Before we look at what is meant by the Greatest Common Factor (GCF), we must first understand what a factor is.

Factors of a number are integers that divide into the number evenly (leave no remainder). For example, $\hspace{0.2em} 3 \hspace{0.2em}$ is a factor of $\hspace{0.2em} 6 \hspace{0.2em}$. Or $\hspace{0.2em} 5 \hspace{0.2em}$ is a factor of $\hspace{0.2em} 20 \hspace{0.2em}$.

And because $\hspace{0.2em} 6 \hspace{0.2em}$ is the largest of those common factors, it is the greatest common factor of $\hspace{0.2em} 12 \hspace{0.2em}$ and $\hspace{0.2em} 18 \hspace{0.2em}$.

The greatest common factor (or GCF) of a group of numbers is the largest number that divides into each of them evenly. In other words, the GCF is the greatest of their common factors.

Note – GCF is also widely known as the highest common factor (HCF) or the greatest common divisor (GCD).

How to Find the Greatest Common Factor?

Now let's look at the different methods you can use to find the greatest common factor.

Prime Factorization Method

Example

Find the GCF of $\hspace{0.2em} 36 \hspace{0.2em}$, $\hspace{0.2em} 60 \hspace{0.2em}$, and $\hspace{0.2em} 72 \hspace{0.2em}$.

Solution

Step 1. Do the prime factorization of each number – split the numbers into their prime factors.

Step 2. Highlight the common factors – treating each repetition of a factor as unique.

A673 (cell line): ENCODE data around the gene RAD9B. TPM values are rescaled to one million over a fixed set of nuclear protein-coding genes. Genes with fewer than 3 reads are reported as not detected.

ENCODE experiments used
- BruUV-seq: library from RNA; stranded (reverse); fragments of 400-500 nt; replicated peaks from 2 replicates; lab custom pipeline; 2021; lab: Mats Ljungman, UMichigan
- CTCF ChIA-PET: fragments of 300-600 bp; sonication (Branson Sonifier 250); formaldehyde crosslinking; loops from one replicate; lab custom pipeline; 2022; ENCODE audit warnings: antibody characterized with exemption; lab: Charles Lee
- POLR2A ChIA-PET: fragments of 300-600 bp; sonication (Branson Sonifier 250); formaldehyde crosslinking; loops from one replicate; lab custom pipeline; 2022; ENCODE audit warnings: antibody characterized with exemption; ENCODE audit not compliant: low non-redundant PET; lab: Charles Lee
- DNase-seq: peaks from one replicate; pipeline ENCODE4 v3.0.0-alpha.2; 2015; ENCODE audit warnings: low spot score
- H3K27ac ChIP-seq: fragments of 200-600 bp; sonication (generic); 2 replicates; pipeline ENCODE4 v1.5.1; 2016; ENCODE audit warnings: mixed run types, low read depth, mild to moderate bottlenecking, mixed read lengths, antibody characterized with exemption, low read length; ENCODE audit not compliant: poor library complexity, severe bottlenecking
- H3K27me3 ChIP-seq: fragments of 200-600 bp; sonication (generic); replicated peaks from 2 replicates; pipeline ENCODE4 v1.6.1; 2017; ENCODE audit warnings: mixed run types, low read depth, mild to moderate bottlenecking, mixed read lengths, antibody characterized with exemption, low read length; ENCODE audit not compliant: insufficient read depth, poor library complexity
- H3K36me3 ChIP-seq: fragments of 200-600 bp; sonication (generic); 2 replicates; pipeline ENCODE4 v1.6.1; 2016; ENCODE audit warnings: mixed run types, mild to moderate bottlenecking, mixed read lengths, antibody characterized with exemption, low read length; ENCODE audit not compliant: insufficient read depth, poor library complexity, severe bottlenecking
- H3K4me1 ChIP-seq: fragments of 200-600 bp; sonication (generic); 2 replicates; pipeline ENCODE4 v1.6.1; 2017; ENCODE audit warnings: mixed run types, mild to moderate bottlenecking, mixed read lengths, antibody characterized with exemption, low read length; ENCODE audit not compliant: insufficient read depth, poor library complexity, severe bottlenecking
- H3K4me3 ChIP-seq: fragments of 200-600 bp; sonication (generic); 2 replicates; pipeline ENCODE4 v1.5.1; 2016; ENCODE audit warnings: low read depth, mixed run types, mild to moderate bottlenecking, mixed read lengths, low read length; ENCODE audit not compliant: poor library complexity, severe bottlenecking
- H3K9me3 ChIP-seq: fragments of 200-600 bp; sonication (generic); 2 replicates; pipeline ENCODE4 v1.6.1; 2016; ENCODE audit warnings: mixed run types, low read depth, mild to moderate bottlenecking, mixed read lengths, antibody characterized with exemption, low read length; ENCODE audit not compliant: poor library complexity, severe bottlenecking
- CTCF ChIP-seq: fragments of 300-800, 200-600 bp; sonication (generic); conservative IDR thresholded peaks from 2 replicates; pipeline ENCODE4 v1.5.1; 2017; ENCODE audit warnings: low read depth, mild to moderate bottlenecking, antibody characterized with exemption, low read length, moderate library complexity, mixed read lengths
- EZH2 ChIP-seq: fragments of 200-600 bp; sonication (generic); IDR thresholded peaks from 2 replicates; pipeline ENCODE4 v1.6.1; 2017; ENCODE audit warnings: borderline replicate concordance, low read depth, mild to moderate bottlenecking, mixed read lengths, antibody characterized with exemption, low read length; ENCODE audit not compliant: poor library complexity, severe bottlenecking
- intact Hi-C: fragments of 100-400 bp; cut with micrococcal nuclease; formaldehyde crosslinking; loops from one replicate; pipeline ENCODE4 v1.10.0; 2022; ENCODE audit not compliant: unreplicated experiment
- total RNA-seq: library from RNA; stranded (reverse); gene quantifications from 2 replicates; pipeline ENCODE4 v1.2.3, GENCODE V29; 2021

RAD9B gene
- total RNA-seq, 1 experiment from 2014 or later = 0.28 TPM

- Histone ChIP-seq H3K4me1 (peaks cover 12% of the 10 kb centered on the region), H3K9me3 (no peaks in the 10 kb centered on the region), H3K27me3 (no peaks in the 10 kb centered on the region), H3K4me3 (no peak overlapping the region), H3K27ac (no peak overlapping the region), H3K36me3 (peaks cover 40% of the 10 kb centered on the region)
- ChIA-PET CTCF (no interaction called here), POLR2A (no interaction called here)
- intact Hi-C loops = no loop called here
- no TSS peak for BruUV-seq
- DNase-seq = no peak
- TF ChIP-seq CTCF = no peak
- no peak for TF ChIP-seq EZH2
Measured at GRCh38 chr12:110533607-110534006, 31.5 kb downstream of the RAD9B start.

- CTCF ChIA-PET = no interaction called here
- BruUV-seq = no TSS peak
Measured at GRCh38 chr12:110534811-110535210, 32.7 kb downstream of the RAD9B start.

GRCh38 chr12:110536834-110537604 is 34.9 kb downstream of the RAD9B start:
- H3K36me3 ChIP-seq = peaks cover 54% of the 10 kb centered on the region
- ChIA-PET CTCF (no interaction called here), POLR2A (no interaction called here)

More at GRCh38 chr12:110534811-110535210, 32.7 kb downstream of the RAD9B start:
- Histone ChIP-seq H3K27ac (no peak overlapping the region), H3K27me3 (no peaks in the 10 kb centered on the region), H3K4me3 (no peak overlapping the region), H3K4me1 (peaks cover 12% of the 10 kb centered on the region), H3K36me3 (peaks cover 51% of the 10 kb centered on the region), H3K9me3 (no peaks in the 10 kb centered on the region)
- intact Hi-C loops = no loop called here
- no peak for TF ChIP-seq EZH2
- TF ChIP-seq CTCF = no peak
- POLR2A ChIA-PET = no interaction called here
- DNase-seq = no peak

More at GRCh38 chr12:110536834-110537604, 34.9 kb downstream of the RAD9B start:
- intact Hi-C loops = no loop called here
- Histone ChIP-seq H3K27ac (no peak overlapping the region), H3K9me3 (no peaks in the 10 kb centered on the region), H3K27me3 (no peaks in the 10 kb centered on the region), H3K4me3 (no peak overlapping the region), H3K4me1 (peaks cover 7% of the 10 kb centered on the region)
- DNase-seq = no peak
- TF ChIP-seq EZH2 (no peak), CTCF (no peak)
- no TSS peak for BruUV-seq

Step 3. Multiply the common factors together to get the greatest common factor.

That's it. $\hspace{0.2em} 12 \hspace{0.2em}$ is the GCF.

Example

Find the GCF of $\hspace{0.2em} 30 \hspace{0.2em}$, $\hspace{0.2em} 75 \hspace{0.2em}$, and $\hspace{0.2em} 105 \hspace{0.2em}$.

Solution

Just like we did in the previous example, we do the prime factorization of the numbers and highlight the common factors.

And then, multiply the common factors to get the GCF.

Ladder Method

This might well be the most popular method of finding the GCF.

Example

Find the GCF of $\hspace{0.2em} 36 \hspace{0.2em}$, $\hspace{0.2em} 54 \hspace{0.2em}$, and $\hspace{0.2em} 72 \hspace{0.2em}$.

Solution

Step 1. Write the numbers in a row and draw an L-shape around them.

Step 2. Try to find a number that can divide evenly into each of the numbers – a common factor. Write it on the left of the L. Then divide the numbers and write the quotients under them.

Here, $\hspace{0.2em} 2 \hspace{0.2em}$ is a common factor and if we divide the numbers by $\hspace{0.2em} 2 \hspace{0.2em}$, we get $\hspace{0.2em} 18 \hspace{0.2em}$, $\hspace{0.2em} 27 \hspace{0.2em}$, and $\hspace{0.2em} 36 \hspace{0.2em}$.

Step 3. Repeat step $\hspace{0.2em} 2 \hspace{0.2em}$ with the new row. Keep repeating as long as you can find common factors for the numbers in the row.

Now, $\hspace{0.2em} 2 \hspace{0.2em}$, $\hspace{0.2em} 3 \hspace{0.2em}$, and $\hspace{0.2em} 4 \hspace{0.2em}$ have no common factors. So, go to the next step.

Step 4. Multiply together the numbers on the left (the factors). The product is the greatest common factor.

I love this method and it is the one I use the most. It's simple and quick, and you can do it without having to use a pen or paper. But yes, it requires you to be comfortable working with numbers in your head.

Here are the steps involved.

Example

Find the GCF of $\hspace{0.2em} 15 \hspace{0.2em}$, $\hspace{0.2em} 21 \hspace{0.2em}$, and $\hspace{0.2em} 30 \hspace{0.2em}$.